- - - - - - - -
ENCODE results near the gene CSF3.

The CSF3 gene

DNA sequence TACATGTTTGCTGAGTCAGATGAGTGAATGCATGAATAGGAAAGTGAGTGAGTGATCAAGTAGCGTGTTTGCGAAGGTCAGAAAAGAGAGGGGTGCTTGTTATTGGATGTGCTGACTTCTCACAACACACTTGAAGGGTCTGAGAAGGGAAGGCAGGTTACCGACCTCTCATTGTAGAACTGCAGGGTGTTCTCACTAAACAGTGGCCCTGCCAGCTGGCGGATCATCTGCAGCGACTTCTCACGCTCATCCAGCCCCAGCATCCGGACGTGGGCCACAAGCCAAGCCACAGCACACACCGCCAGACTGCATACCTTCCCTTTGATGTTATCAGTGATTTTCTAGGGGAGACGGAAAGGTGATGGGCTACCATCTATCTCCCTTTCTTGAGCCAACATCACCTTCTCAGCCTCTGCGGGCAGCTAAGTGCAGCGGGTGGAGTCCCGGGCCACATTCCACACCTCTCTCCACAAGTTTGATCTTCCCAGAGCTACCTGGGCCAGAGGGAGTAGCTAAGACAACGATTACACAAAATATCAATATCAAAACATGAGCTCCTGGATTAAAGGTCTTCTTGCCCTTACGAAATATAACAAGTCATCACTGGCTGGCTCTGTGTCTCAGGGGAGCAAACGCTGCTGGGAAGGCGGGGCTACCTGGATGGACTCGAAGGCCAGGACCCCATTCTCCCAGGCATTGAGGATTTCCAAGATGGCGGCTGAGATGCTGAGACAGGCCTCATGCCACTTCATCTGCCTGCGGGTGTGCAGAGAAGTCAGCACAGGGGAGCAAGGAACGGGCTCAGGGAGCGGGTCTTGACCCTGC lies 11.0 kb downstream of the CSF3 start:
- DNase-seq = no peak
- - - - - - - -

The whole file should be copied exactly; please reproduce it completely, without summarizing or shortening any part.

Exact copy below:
ENCODE results near the gene CSF3.

The CSF3 gene

DNA sequence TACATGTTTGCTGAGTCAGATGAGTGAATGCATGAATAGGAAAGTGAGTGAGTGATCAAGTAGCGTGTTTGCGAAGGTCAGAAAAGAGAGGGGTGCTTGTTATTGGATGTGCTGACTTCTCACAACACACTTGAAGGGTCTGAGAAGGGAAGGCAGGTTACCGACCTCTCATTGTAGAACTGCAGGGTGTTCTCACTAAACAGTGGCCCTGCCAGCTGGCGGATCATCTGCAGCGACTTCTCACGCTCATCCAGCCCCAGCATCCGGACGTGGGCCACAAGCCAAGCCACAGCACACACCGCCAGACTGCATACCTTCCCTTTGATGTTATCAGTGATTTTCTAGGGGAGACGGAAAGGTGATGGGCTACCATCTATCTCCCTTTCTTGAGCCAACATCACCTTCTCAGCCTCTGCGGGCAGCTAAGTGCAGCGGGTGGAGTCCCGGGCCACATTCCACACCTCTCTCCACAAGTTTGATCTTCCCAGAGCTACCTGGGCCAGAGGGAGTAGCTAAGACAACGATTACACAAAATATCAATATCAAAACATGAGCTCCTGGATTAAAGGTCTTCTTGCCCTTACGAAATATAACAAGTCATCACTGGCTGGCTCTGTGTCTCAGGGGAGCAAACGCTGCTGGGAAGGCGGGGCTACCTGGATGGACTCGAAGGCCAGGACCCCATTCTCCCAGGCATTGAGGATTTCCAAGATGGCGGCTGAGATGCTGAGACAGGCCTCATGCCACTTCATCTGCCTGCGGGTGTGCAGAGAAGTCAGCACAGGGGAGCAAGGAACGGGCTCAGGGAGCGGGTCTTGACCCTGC lies 11.0 kb downstream of the CSF3 start:
- DNase-seq = no peak